Soft contact lenses conform to the shape of the eye, therefore standard soft lenses may not be effective in correcting astigmatism. However, special toric soft contact lenses are available to provide a correction for many types of astigmatism. Because rigid gas permeable contact lenses maintain their regular shape while on the cornea, they offer an effective way to compensate for the cornea’s irregular shape and improve vision for persons with astigmatism and other refractive errors.

Orthokeratology (Ortho-K) involves the fitting of a series of rigid contact lenses to reshape the cornea, the front outer cover of the eye. The contact lenses are worn for limited periods, such as overnight, and then removed. Persons with moderate amounts of astigmatism may be able to temporarily obtain clear vision without lenses for most of their daily activities. Orthokeratology does not permanently improve vision and if you stop wearing the retainer lenses, your vision may return to its original condition.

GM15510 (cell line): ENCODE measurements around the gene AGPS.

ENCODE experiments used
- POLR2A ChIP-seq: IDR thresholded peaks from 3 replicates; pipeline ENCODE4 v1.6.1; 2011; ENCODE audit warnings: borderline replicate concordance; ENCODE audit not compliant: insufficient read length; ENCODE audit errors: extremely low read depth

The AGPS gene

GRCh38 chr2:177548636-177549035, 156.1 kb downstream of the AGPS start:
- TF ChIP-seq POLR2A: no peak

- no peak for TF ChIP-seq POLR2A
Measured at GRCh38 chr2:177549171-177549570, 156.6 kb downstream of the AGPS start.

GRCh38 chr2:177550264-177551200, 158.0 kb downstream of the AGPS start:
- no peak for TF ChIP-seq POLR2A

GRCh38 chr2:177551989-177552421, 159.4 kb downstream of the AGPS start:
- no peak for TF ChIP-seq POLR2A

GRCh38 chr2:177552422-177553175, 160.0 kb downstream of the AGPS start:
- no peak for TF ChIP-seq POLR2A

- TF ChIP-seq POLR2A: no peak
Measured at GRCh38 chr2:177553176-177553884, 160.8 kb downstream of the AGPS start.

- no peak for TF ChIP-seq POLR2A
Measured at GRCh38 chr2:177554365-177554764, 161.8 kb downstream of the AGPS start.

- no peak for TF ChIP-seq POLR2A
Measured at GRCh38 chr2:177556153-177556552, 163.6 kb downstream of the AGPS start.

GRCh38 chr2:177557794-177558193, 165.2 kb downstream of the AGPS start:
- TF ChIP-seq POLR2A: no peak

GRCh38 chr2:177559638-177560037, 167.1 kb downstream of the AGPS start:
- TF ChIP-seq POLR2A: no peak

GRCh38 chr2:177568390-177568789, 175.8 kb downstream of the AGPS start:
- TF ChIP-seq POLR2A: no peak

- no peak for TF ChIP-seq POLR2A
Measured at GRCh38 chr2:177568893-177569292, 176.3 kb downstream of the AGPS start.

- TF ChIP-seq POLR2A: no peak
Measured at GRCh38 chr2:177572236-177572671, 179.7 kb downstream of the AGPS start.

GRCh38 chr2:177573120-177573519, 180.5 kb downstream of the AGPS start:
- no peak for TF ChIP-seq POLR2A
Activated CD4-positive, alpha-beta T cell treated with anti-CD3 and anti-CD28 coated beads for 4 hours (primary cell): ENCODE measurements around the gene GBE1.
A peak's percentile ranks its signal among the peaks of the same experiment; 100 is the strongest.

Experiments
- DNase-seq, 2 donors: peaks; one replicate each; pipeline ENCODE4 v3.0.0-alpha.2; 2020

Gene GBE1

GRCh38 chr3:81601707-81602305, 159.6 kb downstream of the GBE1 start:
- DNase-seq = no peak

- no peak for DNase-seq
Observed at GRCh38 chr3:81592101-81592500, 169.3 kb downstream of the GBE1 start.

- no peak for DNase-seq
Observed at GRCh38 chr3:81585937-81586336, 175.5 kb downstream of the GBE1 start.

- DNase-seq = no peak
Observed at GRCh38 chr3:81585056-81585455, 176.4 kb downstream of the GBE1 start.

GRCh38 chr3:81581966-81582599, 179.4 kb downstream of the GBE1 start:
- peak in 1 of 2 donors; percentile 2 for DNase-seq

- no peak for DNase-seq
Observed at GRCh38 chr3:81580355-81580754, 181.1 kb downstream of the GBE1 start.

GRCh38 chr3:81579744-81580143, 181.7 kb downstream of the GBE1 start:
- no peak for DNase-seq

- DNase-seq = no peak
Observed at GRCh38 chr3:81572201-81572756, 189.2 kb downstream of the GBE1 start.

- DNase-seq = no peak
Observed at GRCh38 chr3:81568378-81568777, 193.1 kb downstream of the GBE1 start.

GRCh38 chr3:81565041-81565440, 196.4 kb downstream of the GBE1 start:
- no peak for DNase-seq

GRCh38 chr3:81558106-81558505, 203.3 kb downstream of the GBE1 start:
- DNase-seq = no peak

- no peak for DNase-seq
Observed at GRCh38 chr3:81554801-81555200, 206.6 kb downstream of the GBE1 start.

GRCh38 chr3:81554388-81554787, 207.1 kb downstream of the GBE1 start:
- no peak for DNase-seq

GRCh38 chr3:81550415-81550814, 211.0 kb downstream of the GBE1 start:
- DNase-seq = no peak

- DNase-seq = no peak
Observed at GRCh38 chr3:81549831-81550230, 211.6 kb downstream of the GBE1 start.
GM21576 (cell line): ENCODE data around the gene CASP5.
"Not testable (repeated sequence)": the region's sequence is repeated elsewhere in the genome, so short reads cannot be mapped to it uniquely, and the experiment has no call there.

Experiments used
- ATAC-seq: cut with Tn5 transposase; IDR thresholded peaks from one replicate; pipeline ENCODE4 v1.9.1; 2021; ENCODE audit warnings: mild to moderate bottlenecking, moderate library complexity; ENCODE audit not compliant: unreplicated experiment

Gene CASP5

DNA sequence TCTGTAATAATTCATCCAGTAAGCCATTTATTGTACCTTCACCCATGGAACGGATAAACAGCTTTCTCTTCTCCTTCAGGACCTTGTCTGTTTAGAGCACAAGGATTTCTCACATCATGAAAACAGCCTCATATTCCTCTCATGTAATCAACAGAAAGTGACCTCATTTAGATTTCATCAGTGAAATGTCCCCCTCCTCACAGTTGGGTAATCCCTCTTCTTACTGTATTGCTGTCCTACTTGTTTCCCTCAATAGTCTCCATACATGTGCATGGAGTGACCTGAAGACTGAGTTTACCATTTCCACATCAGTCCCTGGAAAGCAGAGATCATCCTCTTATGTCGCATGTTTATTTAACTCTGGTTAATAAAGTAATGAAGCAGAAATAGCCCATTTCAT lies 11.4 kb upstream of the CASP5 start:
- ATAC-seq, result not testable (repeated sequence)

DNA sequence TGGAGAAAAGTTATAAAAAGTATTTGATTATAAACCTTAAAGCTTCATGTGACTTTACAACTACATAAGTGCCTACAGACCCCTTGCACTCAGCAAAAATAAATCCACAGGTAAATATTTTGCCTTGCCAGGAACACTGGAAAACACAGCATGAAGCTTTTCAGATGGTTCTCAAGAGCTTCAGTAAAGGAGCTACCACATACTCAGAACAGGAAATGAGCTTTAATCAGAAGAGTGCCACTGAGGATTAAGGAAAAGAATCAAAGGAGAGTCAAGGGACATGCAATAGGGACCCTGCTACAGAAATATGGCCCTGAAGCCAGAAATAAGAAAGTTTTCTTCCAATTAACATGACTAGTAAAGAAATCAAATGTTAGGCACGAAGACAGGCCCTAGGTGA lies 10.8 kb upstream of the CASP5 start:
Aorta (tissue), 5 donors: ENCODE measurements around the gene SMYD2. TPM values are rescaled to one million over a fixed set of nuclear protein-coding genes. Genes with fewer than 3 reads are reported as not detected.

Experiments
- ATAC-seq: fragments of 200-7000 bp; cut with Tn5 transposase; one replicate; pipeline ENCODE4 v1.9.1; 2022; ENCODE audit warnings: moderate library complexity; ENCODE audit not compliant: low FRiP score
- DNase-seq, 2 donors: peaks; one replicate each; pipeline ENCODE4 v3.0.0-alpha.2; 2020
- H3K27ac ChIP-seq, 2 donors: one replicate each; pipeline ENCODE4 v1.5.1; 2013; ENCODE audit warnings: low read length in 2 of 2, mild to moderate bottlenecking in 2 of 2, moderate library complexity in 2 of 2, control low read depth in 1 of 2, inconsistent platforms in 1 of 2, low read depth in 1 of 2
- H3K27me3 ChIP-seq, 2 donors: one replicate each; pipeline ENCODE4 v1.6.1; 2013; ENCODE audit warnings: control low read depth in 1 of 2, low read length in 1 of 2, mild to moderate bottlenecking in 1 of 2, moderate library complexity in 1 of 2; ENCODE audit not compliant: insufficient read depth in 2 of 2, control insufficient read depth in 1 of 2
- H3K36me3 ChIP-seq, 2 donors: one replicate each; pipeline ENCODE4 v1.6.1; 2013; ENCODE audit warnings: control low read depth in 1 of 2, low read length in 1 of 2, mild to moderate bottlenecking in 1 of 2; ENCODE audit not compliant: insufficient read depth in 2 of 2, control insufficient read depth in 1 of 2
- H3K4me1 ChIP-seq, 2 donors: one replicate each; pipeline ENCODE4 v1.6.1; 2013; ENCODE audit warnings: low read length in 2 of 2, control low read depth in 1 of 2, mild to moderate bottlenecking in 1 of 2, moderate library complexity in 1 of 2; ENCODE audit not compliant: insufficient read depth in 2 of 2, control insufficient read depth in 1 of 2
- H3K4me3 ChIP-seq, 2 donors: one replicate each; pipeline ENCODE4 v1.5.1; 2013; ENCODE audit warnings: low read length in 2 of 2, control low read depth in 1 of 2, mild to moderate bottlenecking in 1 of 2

Astigmatism can also be corrected by reshaping the cornea using a highly focused laser beam of light. Two commonly used procedures are photorefractive keratectomy (PRK) and laser in situ keratomileusis (LASIK).

PRK removes tissue from the superficial and inner layers of the cornea. LASIK does not remove tissue from the surface of the cornea, but only from its inner layer. To do this, a section of outer corneal surface is cut and folded back to expose the inner tissue. Then a laser is used to remove the precise amount of tissue needed and the flap of outer tissue is placed back in position to heal. Both procedures allow light to focus on the retina by altering the shape of the cornea.